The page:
Scott Radnitz, a Central Asia expert at the University of Washington, added, “It has been decided that the benefits of the NDN outweigh the costs of cooperating with a repressive regime. Right now, Uzbekistan is an ally of convenience due solely to its geographic position, sharing a border with Afghanistan.”


Although there seem to be parallels with the 2001-05 period when Uzbekistan was seen as a partner in President George Bush’s “war on terror”, the current rapprochement differs because both Washington and Tashkent appear more cautious than before.

For the US, the transit arrangement with Uzbekistan is based on pragmatism, securing the final link in the NDN route to which states like Russia and Kazakstan are also crucial.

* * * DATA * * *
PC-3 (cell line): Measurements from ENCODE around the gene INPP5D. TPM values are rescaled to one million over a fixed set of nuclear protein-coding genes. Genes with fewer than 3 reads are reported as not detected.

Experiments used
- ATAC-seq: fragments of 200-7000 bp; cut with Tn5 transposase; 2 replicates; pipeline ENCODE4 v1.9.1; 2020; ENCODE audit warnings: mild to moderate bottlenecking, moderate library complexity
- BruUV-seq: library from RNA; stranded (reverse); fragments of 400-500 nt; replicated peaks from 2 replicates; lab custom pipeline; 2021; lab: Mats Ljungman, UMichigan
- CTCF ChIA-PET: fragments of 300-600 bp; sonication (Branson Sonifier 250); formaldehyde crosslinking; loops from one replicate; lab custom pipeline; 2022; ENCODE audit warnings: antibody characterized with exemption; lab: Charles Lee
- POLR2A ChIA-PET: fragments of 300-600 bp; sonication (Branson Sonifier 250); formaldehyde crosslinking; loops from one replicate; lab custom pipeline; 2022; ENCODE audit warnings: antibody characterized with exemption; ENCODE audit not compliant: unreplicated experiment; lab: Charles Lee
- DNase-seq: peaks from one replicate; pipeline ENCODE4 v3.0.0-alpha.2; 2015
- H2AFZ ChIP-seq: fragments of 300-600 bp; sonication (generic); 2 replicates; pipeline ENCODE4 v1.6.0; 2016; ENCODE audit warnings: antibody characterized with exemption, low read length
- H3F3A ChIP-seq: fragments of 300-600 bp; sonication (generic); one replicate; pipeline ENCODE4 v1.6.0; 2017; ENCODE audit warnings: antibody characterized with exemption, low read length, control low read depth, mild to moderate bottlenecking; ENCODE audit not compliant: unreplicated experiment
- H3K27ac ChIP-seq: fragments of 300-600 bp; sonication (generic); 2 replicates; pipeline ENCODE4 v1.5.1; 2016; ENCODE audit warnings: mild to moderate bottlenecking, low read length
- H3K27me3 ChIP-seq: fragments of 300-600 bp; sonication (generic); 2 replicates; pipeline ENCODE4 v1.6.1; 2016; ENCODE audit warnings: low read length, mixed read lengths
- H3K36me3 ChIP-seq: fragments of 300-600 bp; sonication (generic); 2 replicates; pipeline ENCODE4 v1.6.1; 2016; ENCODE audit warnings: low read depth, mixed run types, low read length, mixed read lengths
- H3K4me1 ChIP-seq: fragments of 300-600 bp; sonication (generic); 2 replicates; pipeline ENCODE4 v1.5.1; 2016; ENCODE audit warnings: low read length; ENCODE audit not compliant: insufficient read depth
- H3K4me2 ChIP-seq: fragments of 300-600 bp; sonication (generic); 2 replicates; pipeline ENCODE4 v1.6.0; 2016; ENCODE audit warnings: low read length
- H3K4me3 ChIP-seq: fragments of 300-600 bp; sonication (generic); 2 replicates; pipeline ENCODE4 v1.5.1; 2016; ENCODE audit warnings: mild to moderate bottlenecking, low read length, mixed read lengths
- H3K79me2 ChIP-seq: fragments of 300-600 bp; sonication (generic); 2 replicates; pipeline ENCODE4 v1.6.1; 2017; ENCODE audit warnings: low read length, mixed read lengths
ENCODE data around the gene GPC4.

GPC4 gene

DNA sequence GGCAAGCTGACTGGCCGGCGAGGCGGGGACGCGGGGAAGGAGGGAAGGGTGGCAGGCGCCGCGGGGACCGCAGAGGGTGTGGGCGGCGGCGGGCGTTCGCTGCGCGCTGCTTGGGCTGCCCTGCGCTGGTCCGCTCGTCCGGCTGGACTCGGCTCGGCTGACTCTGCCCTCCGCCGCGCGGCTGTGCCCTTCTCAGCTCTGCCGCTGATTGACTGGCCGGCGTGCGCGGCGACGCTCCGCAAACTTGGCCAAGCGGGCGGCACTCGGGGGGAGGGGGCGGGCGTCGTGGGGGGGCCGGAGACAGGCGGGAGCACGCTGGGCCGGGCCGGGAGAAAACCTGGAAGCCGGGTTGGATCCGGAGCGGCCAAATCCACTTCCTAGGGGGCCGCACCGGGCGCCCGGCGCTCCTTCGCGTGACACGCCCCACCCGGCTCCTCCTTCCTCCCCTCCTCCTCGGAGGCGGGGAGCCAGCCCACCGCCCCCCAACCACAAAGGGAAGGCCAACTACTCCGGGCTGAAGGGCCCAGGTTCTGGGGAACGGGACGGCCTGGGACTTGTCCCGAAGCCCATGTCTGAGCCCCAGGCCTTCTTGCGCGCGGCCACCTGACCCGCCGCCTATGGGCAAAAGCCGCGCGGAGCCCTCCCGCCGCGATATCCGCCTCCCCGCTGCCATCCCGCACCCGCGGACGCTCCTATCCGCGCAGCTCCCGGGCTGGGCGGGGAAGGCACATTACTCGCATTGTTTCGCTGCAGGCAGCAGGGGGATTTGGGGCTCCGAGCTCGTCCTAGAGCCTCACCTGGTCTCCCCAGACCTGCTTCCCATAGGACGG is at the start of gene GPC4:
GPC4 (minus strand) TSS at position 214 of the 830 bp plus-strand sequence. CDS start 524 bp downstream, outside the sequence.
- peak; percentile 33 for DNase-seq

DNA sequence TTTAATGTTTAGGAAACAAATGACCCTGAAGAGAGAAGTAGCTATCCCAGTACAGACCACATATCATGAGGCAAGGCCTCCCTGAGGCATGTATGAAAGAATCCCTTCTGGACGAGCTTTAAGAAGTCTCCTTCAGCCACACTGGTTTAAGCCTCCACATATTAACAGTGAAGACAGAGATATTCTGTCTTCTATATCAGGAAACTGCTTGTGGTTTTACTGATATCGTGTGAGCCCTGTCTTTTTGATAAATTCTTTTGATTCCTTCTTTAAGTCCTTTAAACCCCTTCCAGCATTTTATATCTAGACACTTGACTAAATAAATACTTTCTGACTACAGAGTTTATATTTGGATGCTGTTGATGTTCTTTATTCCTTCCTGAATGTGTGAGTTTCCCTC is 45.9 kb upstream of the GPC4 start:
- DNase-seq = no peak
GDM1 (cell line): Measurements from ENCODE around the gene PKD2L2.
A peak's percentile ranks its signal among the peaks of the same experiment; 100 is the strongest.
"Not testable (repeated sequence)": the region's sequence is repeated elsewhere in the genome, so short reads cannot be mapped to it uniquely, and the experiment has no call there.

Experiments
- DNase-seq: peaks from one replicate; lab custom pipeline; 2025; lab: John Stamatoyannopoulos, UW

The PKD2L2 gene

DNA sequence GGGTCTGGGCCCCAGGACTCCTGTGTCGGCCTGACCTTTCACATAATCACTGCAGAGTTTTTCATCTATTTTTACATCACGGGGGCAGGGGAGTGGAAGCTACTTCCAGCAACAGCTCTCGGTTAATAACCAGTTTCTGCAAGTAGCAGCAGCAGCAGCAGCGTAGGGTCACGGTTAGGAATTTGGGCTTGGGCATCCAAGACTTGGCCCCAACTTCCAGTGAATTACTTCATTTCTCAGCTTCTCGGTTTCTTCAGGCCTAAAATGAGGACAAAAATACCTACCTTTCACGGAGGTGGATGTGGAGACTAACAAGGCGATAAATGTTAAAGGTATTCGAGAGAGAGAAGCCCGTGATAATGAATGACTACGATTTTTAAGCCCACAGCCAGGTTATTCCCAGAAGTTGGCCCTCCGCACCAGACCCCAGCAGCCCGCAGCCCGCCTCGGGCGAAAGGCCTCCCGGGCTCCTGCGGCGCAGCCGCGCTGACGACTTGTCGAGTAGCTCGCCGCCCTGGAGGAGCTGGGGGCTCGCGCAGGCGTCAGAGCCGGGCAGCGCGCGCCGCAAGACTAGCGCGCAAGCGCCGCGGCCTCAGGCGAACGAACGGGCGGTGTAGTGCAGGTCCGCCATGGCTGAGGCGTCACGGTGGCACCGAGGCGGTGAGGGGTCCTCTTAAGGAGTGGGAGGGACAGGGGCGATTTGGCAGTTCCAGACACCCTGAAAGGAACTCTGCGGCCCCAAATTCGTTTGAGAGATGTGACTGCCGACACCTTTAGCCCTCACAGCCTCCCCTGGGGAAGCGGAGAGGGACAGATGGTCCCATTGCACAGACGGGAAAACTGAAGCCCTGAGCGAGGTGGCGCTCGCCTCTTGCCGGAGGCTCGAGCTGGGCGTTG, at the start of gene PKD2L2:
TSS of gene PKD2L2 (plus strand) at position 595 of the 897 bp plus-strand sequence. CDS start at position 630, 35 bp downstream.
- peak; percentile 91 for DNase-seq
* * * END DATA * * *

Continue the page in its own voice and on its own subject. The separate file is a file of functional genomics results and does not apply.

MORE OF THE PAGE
“Perhaps the hope is that by propping the door open through the NDN, the US can eventually widen and deepen the scope of engagement with Uzbekistan to encompass economic cooperation, and perhaps – at some future unspecified date – democratisation and human rights, but no one is holding their breath for this,” Radnitz said. “This time, the [US] military wants to keep a ‘light footprint’ in the country, knowing that it is vulnerable to a sudden shift in the Karimov regime's attitude, or pressure from Russia. It is a sense of once bitten, twice shy."

For its part, Tashkent has made the limits clear – it may be prepared to discuss human rights as part of diplomatic talks, but the evidence gathered by local and international rights groups since 2005 suggests it does not plan to make significant concessions.